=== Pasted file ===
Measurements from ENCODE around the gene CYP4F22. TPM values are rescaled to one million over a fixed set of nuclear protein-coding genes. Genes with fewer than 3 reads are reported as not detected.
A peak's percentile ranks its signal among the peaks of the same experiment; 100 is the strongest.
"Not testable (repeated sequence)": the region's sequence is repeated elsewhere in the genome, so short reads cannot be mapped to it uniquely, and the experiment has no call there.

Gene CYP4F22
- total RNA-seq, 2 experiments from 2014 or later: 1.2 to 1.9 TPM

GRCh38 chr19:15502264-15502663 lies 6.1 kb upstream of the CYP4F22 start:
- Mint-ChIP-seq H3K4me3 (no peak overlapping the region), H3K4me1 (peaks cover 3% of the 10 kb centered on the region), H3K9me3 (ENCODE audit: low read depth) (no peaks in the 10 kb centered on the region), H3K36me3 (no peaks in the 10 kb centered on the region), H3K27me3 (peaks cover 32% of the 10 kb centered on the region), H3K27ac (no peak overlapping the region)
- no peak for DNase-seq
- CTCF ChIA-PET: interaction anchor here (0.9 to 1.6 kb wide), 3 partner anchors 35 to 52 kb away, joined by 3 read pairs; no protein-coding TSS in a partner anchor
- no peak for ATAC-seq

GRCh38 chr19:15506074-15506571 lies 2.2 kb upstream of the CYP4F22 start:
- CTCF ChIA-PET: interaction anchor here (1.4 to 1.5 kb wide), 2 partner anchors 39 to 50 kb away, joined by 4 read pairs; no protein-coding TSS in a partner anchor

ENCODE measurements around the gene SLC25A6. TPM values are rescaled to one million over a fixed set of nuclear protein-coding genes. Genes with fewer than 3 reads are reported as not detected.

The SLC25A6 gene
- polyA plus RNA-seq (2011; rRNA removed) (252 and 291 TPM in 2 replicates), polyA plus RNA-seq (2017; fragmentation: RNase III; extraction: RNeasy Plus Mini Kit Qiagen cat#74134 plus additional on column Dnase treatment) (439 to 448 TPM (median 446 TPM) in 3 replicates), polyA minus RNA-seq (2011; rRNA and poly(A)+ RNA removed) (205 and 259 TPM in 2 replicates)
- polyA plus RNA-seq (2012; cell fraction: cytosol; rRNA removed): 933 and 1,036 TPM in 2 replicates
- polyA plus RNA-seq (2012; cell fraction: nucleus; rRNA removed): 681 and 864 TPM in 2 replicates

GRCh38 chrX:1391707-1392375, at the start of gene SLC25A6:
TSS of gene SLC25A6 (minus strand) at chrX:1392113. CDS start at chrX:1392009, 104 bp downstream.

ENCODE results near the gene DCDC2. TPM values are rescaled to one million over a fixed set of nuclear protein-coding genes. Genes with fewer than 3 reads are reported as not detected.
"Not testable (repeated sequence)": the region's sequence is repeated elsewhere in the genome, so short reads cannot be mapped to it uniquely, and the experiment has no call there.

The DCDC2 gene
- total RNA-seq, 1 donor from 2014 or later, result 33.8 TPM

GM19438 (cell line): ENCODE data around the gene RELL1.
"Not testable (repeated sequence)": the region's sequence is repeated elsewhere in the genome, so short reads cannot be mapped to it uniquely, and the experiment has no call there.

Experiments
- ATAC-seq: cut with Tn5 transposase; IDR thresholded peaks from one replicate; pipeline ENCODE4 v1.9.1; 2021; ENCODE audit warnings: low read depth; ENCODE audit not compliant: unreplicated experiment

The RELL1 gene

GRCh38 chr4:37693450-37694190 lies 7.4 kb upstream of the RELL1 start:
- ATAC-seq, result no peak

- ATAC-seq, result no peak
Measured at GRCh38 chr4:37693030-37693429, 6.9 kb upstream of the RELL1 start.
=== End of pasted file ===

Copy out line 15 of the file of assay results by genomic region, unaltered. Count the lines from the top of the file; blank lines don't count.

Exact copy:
- polyA plus RNA-seq (2011; rRNA removed) (252 and 291 TPM in 2 replicates), polyA plus RNA-seq (2017; fragmentation: RNase III; extraction: RNeasy Plus Mini Kit Qiagen cat#74134 plus additional on column Dnase treatment) (439 to 448 TPM (median 446 TPM) in 3 replicates), polyA minus RNA-seq (2011; rRNA and poly(A)+ RNA removed) (205 and 259 TPM in 2 replicates)